For example, the mushroom symbolises the role of decomposers, breaking down ‘waste’ materials back into the building blocks of life. The outer circle of the ecocycle is mimicked by the inner circle of the technical loop, in which technical materials are constantly reused. This begs the question – what serves the role of the decomposers in the technical cycle?

Cntact us or post the suggestion on our forums. From the beginning, we have seen the RoundView as an open framework. We are keen to explore new ways to train and use the RoundView. Any changes to the materials and the way they are presented need to be made within an understanding of the core principles and scientific ideas that underpin the RoundView, as these are essential to the value of the framework as a systematic tool for evaluating actions.

The fact that the RoundView is based on core principles dopes not, however, prevent dialogue about ways it could be improved!

The RoundView’s definition of sustainability is “All people thriving, now and into the future”.

The RoundView Guidelines encourage a shift away from seeing consumption as a linear use of materials, towards perceiving it as a cyclic process. We need to think about how materials can be used over and over, so we gain value from their use, and then either return them to the eco-cycle so that nature can ‘add value’ again, or keep them in closed cycles of re-use in the ‘technical loop’. Whilst thinking of material flows, it is important to consider the ecosystems that are the engines of ‘adding value’ back to the material flows.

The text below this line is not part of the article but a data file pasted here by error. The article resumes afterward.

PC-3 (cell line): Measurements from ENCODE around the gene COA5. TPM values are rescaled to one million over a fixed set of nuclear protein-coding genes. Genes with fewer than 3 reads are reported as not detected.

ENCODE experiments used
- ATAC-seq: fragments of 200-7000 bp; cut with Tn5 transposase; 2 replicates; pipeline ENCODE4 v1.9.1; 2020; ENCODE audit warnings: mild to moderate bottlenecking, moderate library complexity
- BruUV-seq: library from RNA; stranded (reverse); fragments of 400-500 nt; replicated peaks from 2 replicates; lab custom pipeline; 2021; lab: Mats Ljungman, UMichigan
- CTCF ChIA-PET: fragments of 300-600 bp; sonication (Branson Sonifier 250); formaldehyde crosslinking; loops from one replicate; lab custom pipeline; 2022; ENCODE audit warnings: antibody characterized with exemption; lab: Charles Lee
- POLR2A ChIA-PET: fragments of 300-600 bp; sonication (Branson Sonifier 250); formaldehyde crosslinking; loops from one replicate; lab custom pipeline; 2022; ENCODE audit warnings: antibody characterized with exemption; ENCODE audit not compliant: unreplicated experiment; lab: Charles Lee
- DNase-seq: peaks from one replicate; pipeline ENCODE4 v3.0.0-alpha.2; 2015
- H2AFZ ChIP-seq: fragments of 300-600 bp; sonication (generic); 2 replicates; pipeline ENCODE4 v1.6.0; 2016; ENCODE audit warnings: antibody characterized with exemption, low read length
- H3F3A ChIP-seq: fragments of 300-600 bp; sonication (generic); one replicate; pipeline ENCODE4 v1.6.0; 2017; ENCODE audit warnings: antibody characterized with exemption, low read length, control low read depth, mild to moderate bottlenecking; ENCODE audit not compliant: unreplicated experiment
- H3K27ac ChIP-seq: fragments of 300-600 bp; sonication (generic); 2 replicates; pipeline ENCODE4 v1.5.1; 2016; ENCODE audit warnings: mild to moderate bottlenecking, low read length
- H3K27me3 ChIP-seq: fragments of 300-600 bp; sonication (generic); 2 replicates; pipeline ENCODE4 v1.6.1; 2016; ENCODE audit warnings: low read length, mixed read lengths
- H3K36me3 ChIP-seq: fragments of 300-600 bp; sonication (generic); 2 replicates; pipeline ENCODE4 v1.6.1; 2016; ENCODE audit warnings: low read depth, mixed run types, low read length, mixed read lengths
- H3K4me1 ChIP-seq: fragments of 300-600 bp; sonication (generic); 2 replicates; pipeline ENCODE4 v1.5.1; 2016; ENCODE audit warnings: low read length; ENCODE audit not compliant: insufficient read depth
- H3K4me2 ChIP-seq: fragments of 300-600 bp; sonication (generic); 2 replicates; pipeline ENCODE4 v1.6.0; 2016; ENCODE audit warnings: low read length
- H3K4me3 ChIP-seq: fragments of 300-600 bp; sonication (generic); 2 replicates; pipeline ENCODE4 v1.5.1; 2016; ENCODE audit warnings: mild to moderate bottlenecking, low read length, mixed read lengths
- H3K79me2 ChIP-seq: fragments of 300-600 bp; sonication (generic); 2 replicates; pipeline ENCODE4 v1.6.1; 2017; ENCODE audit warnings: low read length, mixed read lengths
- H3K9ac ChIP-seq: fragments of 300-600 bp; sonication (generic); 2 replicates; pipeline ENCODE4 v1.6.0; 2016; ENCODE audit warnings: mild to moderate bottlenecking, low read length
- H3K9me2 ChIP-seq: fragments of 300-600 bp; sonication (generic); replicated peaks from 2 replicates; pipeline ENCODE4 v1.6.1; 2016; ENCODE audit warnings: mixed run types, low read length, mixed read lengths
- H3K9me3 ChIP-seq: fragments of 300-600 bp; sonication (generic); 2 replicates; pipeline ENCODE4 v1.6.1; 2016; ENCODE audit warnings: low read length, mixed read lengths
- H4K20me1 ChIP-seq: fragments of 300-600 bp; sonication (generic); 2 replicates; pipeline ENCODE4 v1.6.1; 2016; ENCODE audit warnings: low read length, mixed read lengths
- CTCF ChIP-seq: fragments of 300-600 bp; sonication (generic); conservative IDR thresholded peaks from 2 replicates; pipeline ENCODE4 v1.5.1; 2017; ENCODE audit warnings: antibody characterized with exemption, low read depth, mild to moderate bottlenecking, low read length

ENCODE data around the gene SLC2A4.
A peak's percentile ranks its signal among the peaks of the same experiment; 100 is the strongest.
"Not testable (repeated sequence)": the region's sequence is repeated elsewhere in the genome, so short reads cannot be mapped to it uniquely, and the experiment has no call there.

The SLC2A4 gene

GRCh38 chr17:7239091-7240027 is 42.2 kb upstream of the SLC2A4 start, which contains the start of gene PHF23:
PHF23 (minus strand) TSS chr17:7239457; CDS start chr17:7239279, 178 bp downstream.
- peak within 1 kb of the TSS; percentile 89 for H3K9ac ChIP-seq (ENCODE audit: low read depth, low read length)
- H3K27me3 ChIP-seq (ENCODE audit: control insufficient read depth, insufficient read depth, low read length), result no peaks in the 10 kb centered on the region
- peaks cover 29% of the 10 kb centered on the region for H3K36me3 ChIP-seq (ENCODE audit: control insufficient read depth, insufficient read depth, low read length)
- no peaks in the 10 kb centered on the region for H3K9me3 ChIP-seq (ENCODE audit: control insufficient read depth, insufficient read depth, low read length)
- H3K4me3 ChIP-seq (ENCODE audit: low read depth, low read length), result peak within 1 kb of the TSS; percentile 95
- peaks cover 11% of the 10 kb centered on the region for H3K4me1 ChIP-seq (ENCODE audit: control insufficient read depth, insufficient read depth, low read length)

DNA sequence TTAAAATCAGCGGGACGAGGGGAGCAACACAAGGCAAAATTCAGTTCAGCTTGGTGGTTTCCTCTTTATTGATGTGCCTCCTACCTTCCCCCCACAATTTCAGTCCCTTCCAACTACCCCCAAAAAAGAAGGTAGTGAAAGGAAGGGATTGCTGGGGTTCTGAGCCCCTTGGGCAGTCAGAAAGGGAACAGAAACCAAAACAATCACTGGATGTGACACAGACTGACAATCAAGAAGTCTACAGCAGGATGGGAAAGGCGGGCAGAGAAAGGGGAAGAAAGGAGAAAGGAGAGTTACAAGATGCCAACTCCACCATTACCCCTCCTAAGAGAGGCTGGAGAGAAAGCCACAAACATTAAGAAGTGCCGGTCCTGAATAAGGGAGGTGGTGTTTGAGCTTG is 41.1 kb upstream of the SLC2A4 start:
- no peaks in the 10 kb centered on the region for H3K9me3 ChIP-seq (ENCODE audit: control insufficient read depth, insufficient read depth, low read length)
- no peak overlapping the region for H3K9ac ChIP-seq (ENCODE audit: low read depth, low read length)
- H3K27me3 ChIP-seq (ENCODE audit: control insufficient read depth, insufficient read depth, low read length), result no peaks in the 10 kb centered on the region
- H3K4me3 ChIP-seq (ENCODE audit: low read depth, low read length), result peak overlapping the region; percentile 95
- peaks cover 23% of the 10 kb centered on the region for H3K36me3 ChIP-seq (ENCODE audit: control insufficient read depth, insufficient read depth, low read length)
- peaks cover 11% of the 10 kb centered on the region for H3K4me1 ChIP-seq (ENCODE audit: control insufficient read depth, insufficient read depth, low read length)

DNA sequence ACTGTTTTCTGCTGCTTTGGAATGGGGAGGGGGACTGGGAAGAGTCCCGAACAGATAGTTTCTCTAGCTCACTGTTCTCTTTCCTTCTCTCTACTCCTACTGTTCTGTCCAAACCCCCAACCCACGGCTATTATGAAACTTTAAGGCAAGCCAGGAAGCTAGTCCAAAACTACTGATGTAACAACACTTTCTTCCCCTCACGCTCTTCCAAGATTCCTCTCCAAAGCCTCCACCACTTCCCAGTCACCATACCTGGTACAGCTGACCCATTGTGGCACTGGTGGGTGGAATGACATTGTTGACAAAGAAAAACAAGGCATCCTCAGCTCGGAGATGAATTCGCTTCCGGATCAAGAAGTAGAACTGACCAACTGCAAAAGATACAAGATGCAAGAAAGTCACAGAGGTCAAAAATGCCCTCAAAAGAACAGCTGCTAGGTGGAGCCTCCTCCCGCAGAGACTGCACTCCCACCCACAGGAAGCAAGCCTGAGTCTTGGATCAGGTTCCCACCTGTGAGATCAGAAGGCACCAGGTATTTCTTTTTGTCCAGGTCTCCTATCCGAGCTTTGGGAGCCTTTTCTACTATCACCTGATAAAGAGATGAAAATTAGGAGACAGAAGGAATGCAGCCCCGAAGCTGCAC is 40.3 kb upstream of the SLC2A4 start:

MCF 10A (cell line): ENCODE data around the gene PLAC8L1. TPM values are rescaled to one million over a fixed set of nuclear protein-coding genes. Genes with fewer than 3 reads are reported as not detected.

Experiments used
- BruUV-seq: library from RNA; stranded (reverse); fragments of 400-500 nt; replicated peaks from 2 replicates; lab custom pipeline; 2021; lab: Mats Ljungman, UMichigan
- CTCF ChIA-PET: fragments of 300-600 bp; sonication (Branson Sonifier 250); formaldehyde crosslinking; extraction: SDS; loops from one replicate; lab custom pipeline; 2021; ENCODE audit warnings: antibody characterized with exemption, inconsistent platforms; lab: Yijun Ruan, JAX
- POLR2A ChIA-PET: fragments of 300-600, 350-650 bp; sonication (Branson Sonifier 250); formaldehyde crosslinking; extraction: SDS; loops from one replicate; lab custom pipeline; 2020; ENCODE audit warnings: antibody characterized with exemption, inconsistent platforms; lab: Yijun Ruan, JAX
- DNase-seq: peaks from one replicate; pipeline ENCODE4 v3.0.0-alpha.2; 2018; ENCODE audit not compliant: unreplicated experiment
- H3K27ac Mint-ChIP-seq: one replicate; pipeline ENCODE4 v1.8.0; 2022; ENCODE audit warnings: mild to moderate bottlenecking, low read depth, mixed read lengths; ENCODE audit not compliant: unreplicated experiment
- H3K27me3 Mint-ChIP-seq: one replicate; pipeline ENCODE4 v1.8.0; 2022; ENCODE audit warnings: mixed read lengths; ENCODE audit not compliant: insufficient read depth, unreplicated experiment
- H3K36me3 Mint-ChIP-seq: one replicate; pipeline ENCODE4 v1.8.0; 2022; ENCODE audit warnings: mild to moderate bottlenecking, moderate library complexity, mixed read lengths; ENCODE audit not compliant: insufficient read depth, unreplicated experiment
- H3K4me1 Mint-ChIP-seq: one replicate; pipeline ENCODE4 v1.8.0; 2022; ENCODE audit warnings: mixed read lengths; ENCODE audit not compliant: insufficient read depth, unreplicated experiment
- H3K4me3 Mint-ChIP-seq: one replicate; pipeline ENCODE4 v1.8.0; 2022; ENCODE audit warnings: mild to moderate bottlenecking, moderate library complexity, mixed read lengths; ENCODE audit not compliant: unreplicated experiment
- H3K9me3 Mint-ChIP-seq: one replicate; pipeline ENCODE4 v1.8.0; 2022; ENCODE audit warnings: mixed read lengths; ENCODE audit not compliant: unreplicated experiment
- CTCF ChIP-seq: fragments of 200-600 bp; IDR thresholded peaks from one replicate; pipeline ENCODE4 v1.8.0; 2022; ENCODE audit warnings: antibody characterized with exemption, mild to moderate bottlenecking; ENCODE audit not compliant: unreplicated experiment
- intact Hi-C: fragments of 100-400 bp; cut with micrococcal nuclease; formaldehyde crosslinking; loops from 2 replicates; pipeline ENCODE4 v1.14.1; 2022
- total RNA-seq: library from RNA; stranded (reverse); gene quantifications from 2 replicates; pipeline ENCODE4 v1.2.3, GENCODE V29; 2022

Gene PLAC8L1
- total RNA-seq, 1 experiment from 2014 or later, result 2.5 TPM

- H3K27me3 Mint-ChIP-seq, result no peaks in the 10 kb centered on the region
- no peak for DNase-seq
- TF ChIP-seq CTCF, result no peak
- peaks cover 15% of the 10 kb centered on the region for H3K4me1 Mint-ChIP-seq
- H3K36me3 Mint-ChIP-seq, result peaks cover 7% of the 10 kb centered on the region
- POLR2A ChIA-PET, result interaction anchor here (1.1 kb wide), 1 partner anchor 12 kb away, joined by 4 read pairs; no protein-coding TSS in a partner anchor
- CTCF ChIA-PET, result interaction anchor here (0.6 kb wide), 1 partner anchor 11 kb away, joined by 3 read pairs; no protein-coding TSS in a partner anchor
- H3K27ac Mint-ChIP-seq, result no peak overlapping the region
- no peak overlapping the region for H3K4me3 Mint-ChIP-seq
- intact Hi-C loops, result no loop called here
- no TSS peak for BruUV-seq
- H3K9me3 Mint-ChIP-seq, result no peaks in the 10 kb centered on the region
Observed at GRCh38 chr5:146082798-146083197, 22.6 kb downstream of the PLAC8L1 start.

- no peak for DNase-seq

The RoundView Guidelines include the need to increase people’s capability to meet their needs worldwide; if this is not happening, the Guidelines are not being met.

To learn more about the Guidelines and the RoundView’s take on sustainability, take a look at our free learning resources.

The ‘technical loop’ is a term adopted by the RoundView to describe a closed system for the constant re-use of technical nutrients, as distinct from ‘biological nutrients’, or materials that are not readily broken down into the building blocks of life.

The key distinction between technical and biological nutrients is a core idea of the circular economy, inspired by Cradle 2 Cradle and Industrial Ecology. The term technical loop refers to the systems, infrastructure and business processes that will be required to enable the constant cycling of technical nutrients at a high material quality. The image below shows the guidelines of the RoundView, and the purple loop is the technical loop – referring to the guideline ‘keep any poisons in the technical loop’.

The ‘technical loop’ is depicted in purple, shown as distinct from the ‘ecocycle’.